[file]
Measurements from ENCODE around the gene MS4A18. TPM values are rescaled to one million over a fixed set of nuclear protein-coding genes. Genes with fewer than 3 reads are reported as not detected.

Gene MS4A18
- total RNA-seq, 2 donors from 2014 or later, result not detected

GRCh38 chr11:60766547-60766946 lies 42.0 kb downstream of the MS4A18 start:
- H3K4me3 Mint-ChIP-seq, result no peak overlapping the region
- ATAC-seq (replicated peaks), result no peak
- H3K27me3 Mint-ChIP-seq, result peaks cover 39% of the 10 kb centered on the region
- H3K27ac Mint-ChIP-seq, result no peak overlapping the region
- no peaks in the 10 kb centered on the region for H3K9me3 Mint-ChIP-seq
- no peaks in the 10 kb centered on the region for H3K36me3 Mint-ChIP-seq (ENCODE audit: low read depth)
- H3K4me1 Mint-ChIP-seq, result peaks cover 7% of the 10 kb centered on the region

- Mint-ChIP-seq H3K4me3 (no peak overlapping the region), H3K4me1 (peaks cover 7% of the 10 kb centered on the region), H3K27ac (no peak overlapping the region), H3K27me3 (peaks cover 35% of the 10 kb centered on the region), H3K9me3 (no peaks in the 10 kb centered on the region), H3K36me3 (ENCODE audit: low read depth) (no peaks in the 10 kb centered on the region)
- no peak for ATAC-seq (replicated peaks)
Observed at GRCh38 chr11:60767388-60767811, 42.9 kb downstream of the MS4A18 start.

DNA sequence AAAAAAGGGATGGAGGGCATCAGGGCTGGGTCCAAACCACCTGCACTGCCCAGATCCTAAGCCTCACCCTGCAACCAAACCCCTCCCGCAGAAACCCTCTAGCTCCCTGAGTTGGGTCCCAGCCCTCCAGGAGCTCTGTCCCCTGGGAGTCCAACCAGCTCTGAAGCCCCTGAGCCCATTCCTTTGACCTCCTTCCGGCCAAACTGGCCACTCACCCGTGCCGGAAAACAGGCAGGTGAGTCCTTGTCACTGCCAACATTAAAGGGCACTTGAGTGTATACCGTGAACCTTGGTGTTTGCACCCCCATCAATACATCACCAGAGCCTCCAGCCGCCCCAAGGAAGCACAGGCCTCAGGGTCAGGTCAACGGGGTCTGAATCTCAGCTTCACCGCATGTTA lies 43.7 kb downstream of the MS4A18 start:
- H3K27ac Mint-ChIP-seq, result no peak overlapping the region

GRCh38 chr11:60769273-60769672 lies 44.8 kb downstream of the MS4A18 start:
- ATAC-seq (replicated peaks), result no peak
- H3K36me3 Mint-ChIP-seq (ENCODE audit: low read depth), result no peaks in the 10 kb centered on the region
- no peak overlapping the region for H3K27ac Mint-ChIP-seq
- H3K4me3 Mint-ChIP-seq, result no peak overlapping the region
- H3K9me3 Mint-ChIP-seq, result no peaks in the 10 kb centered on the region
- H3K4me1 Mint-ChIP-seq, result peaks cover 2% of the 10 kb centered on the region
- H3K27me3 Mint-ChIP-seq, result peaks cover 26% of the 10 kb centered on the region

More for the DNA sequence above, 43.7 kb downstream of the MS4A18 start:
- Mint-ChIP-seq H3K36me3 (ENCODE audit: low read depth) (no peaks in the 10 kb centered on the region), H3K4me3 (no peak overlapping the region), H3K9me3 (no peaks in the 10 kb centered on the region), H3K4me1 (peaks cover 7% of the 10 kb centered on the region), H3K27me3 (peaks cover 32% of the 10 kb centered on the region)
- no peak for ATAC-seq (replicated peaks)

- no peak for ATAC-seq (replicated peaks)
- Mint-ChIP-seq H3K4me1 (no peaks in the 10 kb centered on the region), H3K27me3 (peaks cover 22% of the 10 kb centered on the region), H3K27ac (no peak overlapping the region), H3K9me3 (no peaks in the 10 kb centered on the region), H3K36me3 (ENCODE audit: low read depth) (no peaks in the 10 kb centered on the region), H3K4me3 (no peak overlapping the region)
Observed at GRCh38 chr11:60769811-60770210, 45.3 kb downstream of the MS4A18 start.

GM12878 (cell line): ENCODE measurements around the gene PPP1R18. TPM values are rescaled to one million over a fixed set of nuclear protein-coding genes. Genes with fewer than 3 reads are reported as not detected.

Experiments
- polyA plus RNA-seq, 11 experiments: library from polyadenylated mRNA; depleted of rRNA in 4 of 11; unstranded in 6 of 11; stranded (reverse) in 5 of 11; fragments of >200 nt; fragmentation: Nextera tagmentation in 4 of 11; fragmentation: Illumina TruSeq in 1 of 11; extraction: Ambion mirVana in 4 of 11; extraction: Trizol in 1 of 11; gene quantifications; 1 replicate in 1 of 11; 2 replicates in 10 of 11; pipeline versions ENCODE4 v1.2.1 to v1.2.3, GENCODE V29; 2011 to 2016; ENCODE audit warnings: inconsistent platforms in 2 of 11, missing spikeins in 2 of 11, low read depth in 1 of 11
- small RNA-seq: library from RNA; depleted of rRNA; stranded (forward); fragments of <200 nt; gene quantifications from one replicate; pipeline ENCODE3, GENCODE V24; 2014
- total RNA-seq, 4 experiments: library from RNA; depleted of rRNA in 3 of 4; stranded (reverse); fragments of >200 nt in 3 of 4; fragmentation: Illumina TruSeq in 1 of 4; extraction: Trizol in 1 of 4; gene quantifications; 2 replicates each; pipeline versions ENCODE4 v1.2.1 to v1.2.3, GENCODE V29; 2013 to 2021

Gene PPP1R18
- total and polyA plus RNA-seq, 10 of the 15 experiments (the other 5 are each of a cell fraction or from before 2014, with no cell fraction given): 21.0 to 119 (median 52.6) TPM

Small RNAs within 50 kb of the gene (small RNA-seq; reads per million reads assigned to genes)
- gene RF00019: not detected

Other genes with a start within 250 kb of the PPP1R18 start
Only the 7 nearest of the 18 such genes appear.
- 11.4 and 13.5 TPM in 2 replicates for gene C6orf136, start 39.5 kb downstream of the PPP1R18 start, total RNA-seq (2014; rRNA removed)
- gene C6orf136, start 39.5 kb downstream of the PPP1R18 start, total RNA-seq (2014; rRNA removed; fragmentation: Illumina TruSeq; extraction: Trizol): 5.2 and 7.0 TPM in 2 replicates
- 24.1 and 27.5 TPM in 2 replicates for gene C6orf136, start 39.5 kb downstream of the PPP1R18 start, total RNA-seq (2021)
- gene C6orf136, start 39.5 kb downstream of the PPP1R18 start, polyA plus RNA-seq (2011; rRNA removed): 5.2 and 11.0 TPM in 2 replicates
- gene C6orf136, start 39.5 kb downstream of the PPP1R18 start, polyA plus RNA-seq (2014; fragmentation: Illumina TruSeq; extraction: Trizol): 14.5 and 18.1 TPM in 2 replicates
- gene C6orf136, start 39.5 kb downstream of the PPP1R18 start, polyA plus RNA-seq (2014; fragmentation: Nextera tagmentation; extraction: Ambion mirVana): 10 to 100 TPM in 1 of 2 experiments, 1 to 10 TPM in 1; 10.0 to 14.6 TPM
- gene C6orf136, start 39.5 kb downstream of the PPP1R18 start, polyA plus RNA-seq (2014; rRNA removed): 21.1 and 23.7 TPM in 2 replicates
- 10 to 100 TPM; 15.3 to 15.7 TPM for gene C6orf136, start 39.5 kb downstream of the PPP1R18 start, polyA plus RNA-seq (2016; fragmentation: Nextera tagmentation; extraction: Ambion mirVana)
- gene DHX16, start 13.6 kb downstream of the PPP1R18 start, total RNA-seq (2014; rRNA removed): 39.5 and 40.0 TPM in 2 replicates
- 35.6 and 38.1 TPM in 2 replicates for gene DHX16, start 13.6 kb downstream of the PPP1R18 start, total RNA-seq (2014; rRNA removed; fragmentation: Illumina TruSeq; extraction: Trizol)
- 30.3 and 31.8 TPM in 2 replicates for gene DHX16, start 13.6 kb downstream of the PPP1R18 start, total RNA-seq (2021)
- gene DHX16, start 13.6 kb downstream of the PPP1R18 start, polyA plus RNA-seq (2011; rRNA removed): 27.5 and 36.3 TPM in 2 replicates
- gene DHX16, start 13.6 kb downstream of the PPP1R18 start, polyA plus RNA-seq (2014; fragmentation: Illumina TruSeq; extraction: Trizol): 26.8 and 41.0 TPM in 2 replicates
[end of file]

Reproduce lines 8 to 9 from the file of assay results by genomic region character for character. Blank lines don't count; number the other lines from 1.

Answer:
- H3K27ac Mint-ChIP-seq, result no peak overlapping the region
- no peaks in the 10 kb centered on the region for H3K9me3 Mint-ChIP-seq